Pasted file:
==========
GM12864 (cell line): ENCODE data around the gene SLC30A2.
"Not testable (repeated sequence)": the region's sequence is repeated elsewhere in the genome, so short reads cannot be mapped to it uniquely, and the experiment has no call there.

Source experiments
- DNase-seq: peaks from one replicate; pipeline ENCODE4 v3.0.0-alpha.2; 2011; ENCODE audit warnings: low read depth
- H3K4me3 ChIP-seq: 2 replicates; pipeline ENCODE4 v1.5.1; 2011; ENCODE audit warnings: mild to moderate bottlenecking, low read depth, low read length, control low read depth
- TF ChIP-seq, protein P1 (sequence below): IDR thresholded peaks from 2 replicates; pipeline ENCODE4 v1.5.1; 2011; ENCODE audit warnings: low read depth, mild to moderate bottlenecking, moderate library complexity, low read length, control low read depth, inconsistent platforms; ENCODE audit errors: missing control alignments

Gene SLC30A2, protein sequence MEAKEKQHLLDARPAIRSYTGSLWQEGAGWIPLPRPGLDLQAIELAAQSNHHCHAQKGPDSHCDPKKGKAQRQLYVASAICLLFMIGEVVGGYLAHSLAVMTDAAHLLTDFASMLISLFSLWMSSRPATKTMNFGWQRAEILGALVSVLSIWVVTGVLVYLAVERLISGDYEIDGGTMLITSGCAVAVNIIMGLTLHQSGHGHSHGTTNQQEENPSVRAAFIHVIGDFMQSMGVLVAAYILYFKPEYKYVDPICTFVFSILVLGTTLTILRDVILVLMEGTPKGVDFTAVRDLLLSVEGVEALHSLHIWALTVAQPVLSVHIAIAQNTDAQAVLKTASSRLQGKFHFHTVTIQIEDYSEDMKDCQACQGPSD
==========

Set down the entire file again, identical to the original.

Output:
GM12864 (cell line): ENCODE data around the gene SLC30A2.
"Not testable (repeated sequence)": the region's sequence is repeated elsewhere in the genome, so short reads cannot be mapped to it uniquely, and the experiment has no call there.

Source experiments
- DNase-seq: peaks from one replicate; pipeline ENCODE4 v3.0.0-alpha.2; 2011; ENCODE audit warnings: low read depth
- H3K4me3 ChIP-seq: 2 replicates; pipeline ENCODE4 v1.5.1; 2011; ENCODE audit warnings: mild to moderate bottlenecking, low read depth, low read length, control low read depth
- TF ChIP-seq, protein P1 (sequence below): IDR thresholded peaks from 2 replicates; pipeline ENCODE4 v1.5.1; 2011; ENCODE audit warnings: low read depth, mild to moderate bottlenecking, moderate library complexity, low read length, control low read depth, inconsistent platforms; ENCODE audit errors: missing control alignments

Gene SLC30A2, protein sequence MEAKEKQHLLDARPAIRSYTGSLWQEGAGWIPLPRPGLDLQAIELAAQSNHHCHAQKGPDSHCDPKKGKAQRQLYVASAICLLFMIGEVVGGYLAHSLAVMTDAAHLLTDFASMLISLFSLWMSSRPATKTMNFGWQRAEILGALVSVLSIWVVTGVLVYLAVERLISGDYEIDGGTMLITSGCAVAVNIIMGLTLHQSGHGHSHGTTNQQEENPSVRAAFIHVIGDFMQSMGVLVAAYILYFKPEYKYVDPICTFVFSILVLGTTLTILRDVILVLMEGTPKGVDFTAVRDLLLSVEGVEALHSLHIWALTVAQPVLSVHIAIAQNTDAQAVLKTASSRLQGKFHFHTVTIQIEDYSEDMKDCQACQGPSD